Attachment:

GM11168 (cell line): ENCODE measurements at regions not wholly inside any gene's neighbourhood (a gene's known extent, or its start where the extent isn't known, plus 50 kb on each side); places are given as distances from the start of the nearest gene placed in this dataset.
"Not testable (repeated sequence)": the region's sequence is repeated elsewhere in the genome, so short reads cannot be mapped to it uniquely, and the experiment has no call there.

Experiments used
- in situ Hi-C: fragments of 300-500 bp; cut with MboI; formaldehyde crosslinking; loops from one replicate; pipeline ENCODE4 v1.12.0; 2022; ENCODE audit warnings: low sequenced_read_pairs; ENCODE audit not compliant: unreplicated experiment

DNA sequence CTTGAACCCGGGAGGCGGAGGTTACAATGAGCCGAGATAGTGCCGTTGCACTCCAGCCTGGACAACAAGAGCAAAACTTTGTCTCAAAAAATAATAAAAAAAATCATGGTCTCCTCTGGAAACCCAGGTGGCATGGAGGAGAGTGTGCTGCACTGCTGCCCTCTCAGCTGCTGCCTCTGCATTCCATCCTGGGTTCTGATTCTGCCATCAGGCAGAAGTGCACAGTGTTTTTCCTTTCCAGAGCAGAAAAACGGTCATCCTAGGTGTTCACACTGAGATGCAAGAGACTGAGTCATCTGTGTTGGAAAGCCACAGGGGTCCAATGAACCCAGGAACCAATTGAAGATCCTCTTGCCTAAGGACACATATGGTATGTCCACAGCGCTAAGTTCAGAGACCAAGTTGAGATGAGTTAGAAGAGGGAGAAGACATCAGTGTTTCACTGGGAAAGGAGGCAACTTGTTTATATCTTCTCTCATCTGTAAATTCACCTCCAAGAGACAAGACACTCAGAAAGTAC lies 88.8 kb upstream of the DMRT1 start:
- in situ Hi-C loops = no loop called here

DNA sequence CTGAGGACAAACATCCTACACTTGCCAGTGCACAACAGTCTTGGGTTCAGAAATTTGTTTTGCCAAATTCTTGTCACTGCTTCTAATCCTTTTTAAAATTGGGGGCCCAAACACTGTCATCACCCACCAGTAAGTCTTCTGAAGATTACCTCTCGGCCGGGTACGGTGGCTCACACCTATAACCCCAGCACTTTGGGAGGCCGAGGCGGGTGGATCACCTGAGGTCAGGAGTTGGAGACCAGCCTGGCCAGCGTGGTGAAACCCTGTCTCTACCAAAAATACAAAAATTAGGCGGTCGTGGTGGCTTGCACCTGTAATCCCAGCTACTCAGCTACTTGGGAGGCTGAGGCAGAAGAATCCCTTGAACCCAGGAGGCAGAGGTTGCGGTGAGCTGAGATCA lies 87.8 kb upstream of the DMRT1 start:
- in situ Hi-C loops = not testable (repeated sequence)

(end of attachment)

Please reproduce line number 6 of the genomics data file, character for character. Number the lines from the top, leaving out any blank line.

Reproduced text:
- in situ Hi-C loops = no loop called here